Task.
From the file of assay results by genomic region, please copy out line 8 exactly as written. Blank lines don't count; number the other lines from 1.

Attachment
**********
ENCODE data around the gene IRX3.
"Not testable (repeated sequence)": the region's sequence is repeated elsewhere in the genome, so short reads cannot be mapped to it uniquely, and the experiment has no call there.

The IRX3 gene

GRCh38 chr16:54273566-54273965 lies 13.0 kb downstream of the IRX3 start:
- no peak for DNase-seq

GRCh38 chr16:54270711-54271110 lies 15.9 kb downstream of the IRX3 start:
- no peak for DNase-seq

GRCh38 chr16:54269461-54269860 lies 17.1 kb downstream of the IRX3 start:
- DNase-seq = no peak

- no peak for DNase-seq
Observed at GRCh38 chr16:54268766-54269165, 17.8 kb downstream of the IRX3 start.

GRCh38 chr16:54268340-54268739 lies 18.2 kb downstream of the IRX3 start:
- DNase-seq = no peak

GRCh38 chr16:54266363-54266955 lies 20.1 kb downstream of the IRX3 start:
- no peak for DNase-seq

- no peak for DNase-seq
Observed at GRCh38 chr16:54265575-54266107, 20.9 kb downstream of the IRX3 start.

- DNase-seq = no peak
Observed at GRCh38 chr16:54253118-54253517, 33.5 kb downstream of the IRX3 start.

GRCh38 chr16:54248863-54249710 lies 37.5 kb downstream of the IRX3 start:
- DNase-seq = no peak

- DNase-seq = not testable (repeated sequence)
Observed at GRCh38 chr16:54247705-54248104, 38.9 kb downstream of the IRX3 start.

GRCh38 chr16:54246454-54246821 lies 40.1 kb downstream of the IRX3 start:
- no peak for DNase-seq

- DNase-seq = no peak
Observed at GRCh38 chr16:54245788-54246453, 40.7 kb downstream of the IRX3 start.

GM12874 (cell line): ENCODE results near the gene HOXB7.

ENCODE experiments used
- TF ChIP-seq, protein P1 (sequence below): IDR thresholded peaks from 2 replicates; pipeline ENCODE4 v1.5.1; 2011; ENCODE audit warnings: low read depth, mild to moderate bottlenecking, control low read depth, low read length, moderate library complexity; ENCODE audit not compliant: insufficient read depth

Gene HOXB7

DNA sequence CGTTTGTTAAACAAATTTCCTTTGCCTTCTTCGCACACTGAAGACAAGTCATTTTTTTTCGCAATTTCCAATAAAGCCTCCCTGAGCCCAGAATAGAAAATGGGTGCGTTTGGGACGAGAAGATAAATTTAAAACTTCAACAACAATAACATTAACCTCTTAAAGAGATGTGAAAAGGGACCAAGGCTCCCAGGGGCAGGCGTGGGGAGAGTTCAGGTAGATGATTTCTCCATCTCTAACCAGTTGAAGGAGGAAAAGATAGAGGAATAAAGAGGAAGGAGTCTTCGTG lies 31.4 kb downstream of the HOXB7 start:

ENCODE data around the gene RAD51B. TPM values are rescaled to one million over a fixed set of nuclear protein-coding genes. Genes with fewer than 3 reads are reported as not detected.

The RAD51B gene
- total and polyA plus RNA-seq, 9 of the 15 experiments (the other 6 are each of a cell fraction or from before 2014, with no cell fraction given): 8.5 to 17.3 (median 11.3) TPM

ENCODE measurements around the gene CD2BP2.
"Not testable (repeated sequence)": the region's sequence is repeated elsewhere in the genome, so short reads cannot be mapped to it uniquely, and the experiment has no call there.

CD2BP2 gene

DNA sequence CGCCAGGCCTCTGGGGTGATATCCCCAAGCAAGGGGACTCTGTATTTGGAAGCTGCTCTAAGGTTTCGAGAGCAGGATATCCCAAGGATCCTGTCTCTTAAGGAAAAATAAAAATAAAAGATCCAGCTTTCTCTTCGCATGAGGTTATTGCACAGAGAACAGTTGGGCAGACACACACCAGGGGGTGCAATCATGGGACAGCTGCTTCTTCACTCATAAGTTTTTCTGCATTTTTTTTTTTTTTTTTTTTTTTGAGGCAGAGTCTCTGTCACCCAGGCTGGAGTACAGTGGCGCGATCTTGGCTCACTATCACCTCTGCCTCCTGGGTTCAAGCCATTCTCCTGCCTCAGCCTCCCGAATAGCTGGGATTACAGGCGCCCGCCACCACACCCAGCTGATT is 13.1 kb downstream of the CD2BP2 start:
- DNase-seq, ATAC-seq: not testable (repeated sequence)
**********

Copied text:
GRCh38 chr16:54269461-54269860 lies 17.1 kb downstream of the IRX3 start: